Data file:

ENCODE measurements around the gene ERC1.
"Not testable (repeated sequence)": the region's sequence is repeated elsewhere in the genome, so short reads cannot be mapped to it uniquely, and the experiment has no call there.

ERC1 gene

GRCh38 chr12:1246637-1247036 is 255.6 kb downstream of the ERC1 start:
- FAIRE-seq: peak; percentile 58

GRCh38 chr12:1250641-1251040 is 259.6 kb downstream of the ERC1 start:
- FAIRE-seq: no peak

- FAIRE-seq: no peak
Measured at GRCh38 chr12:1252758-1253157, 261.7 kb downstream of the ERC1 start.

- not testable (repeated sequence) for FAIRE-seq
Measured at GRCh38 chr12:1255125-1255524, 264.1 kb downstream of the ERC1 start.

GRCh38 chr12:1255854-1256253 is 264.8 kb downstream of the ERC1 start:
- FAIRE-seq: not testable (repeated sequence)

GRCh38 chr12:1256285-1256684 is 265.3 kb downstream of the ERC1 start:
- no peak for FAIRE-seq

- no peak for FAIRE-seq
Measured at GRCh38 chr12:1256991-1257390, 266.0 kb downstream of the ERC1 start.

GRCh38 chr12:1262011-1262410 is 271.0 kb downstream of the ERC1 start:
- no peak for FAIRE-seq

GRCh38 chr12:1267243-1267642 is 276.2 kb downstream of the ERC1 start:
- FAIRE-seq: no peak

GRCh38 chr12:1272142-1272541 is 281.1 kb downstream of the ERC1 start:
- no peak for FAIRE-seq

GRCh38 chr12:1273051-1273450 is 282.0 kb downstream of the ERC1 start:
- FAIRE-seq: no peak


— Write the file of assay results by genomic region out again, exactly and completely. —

ENCODE measurements around the gene ERC1.
"Not testable (repeated sequence)": the region's sequence is repeated elsewhere in the genome, so short reads cannot be mapped to it uniquely, and the experiment has no call there.

ERC1 gene

GRCh38 chr12:1246637-1247036 is 255.6 kb downstream of the ERC1 start:
- FAIRE-seq: peak; percentile 58

GRCh38 chr12:1250641-1251040 is 259.6 kb downstream of the ERC1 start:
- FAIRE-seq: no peak

- FAIRE-seq: no peak
Measured at GRCh38 chr12:1252758-1253157, 261.7 kb downstream of the ERC1 start.

- not testable (repeated sequence) for FAIRE-seq
Measured at GRCh38 chr12:1255125-1255524, 264.1 kb downstream of the ERC1 start.

GRCh38 chr12:1255854-1256253 is 264.8 kb downstream of the ERC1 start:
- FAIRE-seq: not testable (repeated sequence)

GRCh38 chr12:1256285-1256684 is 265.3 kb downstream of the ERC1 start:
- no peak for FAIRE-seq

- no peak for FAIRE-seq
Measured at GRCh38 chr12:1256991-1257390, 266.0 kb downstream of the ERC1 start.

GRCh38 chr12:1262011-1262410 is 271.0 kb downstream of the ERC1 start:
- no peak for FAIRE-seq

GRCh38 chr12:1267243-1267642 is 276.2 kb downstream of the ERC1 start:
- FAIRE-seq: no peak

GRCh38 chr12:1272142-1272541 is 281.1 kb downstream of the ERC1 start:
- no peak for FAIRE-seq

GRCh38 chr12:1273051-1273450 is 282.0 kb downstream of the ERC1 start:
- FAIRE-seq: no peak